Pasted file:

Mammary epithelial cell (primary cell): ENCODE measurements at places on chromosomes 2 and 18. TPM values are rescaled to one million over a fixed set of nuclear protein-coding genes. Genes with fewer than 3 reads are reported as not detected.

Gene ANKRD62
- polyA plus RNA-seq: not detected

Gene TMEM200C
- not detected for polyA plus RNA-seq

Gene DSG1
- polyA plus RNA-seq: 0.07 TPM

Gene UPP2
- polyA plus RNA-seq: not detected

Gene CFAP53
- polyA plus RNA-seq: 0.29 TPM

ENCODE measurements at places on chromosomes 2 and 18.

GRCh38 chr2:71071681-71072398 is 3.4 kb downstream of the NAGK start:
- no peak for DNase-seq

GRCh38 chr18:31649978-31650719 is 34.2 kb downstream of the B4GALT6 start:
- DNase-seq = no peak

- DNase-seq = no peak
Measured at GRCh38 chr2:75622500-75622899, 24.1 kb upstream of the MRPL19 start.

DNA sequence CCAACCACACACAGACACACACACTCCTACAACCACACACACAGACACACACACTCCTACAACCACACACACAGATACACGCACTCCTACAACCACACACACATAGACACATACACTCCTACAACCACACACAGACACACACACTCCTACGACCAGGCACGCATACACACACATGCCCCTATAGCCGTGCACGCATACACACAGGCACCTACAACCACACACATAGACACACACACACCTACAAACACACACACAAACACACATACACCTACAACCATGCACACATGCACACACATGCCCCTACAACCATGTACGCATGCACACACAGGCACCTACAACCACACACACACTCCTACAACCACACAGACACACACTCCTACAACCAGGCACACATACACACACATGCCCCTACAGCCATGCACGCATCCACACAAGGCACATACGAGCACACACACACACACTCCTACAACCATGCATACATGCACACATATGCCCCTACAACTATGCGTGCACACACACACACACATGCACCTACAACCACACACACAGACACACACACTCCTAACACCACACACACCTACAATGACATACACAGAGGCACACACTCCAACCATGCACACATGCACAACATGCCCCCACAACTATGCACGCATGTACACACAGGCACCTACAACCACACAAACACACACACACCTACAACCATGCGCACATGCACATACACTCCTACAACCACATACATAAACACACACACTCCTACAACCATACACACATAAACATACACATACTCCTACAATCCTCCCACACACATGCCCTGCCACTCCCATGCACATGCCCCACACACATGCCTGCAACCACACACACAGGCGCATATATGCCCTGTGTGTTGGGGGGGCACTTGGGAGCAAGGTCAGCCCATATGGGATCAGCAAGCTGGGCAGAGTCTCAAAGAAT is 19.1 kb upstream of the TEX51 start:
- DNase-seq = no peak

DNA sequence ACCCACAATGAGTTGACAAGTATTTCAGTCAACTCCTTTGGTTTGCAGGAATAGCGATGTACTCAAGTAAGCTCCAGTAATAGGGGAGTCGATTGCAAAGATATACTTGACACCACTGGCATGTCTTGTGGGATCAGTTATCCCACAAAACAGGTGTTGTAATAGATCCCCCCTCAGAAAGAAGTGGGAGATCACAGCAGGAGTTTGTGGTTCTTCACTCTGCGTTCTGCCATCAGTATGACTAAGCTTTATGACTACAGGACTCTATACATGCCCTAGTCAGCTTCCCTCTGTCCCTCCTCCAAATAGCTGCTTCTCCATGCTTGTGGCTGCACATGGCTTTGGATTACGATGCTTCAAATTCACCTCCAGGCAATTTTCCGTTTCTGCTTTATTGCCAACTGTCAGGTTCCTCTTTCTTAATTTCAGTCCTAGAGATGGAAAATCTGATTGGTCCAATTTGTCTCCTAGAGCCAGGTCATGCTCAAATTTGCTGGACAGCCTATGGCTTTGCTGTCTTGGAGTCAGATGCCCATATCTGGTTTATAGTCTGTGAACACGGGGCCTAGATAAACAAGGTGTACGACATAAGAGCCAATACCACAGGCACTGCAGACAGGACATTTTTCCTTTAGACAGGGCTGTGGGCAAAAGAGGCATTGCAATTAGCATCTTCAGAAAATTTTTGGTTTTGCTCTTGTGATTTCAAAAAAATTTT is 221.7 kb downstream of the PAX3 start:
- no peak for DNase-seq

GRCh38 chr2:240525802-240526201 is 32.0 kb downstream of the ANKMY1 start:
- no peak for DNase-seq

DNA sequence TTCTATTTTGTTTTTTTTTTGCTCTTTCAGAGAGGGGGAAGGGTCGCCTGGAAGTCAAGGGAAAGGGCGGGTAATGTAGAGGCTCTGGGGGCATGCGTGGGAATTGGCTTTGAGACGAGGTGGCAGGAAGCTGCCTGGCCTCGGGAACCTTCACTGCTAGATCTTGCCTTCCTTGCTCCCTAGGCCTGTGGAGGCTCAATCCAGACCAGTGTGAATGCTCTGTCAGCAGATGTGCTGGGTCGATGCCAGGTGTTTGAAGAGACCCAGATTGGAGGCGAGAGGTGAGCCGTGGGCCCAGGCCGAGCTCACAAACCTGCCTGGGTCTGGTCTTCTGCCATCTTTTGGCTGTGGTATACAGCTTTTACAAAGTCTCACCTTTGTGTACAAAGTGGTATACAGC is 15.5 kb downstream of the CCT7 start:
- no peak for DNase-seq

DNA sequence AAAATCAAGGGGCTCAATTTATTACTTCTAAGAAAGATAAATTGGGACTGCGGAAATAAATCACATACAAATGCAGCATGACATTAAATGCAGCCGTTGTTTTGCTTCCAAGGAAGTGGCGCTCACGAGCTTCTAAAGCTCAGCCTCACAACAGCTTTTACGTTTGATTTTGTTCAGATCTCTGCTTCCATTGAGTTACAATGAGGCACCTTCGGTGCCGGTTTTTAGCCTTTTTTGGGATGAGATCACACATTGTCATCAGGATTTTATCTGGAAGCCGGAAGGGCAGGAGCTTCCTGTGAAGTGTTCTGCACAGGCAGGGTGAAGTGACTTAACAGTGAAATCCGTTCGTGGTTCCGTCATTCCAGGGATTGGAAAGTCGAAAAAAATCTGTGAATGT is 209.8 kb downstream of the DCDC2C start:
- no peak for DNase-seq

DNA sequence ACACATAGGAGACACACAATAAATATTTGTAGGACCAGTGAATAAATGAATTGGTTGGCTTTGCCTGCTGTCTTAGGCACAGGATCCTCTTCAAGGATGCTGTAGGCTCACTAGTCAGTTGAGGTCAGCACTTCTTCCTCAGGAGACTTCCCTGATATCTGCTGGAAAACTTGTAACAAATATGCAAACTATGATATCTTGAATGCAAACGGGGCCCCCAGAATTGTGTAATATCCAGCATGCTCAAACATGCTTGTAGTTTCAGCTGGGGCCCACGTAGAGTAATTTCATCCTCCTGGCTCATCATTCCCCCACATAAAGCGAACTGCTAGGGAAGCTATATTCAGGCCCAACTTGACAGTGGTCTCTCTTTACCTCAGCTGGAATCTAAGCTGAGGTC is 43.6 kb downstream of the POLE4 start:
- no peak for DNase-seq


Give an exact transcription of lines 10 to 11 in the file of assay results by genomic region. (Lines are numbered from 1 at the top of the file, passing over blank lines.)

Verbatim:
Gene CFAP53
- polyA plus RNA-seq: 0.29 TPM